According to H.G. Wells, you either adapt or perish, now as ever, is nature’s inexorable imperative. It is not necessary to change, after all survival is not mandatoryThis generation might seem arrogant to the older generation due to some reasons. The older generation believes an older person or someone of higher authority is always right and being sceptical is an insult, lolOur generation is full of people who are so skeptical, they wanna know why this is this and that is that, they don't just hear and believe, they hear, hear from other sides, look at it critically and express their opinions based on their conviction.This generation is full of people who are somewhat confident cos they study, they observe and due to these, they are equipped with better information and like you know, knowledge is power. You know right from wrong, you know truth from lies.When you are with those in authority and have this knowledge, an ignorant person of higher authority would be scared of you, feel threatened and might resort to maltreating and frustrating you, defaming your character etcThe older generation and the younger generation are usually having misunderstanding because the older generation are being deceived by pride, the younger generation due to their advanced education do not wanna give merit to whom it isn't due. While the older generation postulates that respect is not earned but compulsory for them to be accorded, the younger generation believes respect must be earned. lolThe older generation rules by fiction but the younger generation lives by facts. The older generation uses age to oppress, the younger generation uses their knowledge to defend.The older generation believes they can never be wrong, the younger generation wants fair hearing, demands for it, if denied, they take it by force due to the confidence they've built around themselves.The older generation is unfair to the younger generation, there was once a time they were listened to without doubts and opposition, this is the time for the younger generation to be listened to due to advancement in education and exposure.The younger generation, due to their quest for higher knowledge through research, etc, they have realized the consequences of being ignorant and with their power of conviction, they are not letting the older generation have their autocratic ways affect them.To the younger generation, one should be able to prove whatever he says, no more latent heresies and this is what the older generation don't wanna hear of.The older generation wants to continue enslaving the younger generation but the younger generation is more equipped than the older generation and as such, not letting that happen.Technology advances every day, the younger generation are ever ready to adapt to the changes but the older generation is not ready for that, they wanna remain stagnant and still have the say of the day.Like George Bernard Shaw once said, the reasonable man adapts himself to the world; the unreasonable one persists in trying to adapt the world to himself. Therefore all progress depends on the unreasonable man
OMOSOHWOFA CASEY
And one by one, driven to exhaustion, trapped by fence and horses and bewilderment, under an immaculate sky the mythic creatures died. They died not in mercy, not in the majesty which was their due, but as the least of life, accursed of nature. They died in the dust of insult and the spittle of lead.There was more here than profaned the eye or ear or nose or heart. There was more here than mere destruction. The American soul itself was involved, its anthropology.We are born with buffalo blood upon our hands. In the prehistory of us all, the atavistic beasts appear. They graze the plains of our subconscious, they trample through our sleep and in our dreams we cry out our damnation. We know what we have done, we violent people. We know that no species was created to exterminate another and the sight of their remnant stirs in us the most profound lust, the most undying hatred, the most inexpiable guilt. A living buffalo mocks us. It has no place or purpose. It is a misbegotten child, a monster with which we cannot live and which we cannot live without. Therefore we slay and slay again, for while a single buffalo remains, the sin of our fathers and hence our own, is imperfect. But the slaughter of the buffalo is part of something larger. It is as though the land of Canaan into which we were led was too divine and until we have done it every violence, until we have despoiled and murdered and dirtied every blessing, until we have erased every reminder of our original rape, until we have washed our hands of the blood of every other, we shall be unappeased. It is as though we are too proud to be beholden to Him. We cannot bear the goodness of God.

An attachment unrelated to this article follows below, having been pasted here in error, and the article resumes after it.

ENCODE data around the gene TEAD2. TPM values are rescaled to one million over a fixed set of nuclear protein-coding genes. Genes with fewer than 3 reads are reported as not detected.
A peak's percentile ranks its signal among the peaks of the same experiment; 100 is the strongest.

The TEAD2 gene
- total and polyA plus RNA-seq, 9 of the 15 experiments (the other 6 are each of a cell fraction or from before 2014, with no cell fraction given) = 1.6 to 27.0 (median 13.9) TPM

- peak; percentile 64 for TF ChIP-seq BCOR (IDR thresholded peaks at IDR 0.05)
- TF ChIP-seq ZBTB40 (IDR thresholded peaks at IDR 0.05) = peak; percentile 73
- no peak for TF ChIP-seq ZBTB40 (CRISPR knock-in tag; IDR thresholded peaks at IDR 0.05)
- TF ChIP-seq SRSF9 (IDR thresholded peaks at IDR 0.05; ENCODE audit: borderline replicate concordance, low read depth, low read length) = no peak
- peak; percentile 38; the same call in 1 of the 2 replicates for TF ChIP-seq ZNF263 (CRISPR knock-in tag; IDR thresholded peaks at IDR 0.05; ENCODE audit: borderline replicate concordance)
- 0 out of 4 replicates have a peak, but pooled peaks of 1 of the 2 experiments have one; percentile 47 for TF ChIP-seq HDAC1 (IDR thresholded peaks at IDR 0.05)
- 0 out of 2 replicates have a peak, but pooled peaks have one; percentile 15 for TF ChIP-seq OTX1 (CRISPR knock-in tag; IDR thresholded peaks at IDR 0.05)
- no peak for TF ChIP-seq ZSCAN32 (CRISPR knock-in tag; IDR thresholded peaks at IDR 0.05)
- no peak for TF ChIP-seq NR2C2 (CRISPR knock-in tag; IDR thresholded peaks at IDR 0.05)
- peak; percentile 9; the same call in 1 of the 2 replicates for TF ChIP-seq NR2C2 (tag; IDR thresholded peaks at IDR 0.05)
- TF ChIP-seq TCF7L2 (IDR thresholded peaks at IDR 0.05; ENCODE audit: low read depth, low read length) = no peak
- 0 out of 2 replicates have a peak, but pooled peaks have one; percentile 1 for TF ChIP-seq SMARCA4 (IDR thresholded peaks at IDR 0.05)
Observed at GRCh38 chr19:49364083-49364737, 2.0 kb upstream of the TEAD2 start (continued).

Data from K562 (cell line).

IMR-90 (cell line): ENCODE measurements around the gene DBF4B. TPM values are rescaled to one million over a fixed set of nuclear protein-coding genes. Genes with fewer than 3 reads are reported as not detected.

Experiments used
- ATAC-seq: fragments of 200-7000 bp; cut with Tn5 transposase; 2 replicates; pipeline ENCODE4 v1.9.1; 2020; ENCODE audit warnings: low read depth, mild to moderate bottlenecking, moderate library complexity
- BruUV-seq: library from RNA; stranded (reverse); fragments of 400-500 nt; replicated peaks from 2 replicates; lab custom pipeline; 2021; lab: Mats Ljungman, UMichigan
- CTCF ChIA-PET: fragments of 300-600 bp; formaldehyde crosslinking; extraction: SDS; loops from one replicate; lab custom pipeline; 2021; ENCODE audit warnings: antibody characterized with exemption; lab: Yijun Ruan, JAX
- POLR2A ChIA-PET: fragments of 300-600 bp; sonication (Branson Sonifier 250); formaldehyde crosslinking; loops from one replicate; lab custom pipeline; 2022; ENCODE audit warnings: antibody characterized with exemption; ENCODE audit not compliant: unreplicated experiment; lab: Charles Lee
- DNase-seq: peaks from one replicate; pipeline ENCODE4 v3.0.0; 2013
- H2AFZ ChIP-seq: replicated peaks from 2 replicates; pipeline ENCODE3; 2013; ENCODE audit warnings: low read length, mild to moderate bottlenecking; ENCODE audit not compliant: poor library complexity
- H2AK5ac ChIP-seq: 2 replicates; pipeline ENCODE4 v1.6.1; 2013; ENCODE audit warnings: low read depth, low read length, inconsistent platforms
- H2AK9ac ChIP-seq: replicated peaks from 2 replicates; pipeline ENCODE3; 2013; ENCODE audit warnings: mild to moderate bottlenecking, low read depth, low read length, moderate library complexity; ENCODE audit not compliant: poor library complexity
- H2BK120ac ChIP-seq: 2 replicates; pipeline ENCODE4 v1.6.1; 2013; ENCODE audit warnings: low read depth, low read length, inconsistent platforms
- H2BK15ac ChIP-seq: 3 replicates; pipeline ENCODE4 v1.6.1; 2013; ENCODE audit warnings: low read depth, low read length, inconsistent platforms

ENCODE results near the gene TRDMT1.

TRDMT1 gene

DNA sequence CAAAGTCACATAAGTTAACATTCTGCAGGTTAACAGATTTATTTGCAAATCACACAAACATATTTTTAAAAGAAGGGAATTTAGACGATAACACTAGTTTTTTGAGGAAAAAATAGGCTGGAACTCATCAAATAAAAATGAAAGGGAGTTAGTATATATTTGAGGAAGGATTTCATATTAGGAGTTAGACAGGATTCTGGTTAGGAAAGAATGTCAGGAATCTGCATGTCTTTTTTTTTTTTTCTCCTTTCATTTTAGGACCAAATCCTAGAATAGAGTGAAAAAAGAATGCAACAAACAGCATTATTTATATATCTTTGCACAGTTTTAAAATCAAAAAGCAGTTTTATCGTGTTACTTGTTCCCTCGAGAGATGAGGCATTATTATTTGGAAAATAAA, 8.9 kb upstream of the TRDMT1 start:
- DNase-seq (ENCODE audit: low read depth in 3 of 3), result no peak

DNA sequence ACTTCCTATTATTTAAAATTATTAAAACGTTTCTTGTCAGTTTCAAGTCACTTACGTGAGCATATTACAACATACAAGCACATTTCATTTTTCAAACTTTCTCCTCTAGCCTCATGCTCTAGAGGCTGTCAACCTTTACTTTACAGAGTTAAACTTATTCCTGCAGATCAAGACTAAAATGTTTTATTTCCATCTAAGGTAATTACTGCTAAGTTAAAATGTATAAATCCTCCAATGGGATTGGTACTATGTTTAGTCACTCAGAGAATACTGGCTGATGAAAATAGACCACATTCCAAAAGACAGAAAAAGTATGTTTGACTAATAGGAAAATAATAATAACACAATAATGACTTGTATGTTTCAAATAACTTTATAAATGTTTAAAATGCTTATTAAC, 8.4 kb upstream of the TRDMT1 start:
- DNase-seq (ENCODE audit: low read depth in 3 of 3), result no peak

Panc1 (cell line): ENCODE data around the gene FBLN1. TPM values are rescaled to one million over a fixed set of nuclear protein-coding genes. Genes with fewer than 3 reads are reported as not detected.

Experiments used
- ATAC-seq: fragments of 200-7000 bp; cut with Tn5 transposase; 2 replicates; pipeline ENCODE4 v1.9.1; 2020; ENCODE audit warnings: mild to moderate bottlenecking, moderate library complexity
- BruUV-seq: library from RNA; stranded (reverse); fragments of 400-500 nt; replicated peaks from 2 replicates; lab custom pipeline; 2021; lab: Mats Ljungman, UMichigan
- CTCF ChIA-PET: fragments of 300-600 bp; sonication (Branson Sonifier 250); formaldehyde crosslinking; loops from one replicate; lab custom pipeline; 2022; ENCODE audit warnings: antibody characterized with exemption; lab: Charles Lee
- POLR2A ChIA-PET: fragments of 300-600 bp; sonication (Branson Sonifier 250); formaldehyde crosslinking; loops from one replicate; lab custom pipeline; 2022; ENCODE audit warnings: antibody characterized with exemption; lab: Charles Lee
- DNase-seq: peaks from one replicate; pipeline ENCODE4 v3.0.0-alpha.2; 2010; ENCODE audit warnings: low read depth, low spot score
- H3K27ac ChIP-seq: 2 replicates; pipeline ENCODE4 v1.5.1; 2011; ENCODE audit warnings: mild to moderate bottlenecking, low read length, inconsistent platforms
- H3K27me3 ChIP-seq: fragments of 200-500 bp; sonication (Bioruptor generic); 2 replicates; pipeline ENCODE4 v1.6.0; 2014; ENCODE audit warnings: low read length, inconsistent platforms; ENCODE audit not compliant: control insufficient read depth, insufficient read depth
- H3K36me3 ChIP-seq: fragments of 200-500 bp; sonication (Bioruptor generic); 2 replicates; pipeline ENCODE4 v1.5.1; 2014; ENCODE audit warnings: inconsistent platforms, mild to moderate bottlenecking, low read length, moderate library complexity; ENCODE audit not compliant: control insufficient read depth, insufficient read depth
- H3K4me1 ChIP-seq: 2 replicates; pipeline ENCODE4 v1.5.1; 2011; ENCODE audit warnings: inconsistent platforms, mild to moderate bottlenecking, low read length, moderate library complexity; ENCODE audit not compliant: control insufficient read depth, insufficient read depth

Glendon Swarthout
The sorrow for the dead is the only sorrow from which we refuse to be divorced. Every other wound we seek to heal - every other affliction to forget; but this wound we consider it a duty to keep open - this affliction we cherish and brood over in solitude. Where is the mother who would willingly forget the infant that perished like a blossom from her arms, though every recollection is a pang? Where is the child that would willingly forget the most tender of parents, though to remember be but to lament? Who, even in the hour of agony, would forget the friend over whom he mourns? Who, even when the tomb is closing upon the remains of her he most loved, when he feels his heart, as it were, crushed in the closing of its portal, would accept of consolation that must be bought by forgetfulness? No, the love which survives the tomb is one of the noblest attributes of the soul. If it has its woes, it has likewise its delights; and when the overwhelming burst of grief is calmed into the gentle tear of recollection, when the sudden anguish and the convulsive agony over the present ruins of all that we most loved are softened away in pensive meditation on all that it was in the days of its loveliness - who would root out such a sorrow from the heart? Though it may sometimes throw a passing cloud over the bright hour of gaiety, or spread a deeper sadness over the hour of gloom, yet who would exchange it even for the song of pleasure, or the burst of revelry? No, there is a voice from the tomb sweeter than song. There is a remembrance of the dead to which we turn even from the charms of the living. Oh, the grave! The grave! It buries every error - covers every defect - extinguishes every resentment! From its peaceful bosom spring none but fond regrets and tender recollections.
Washington Irving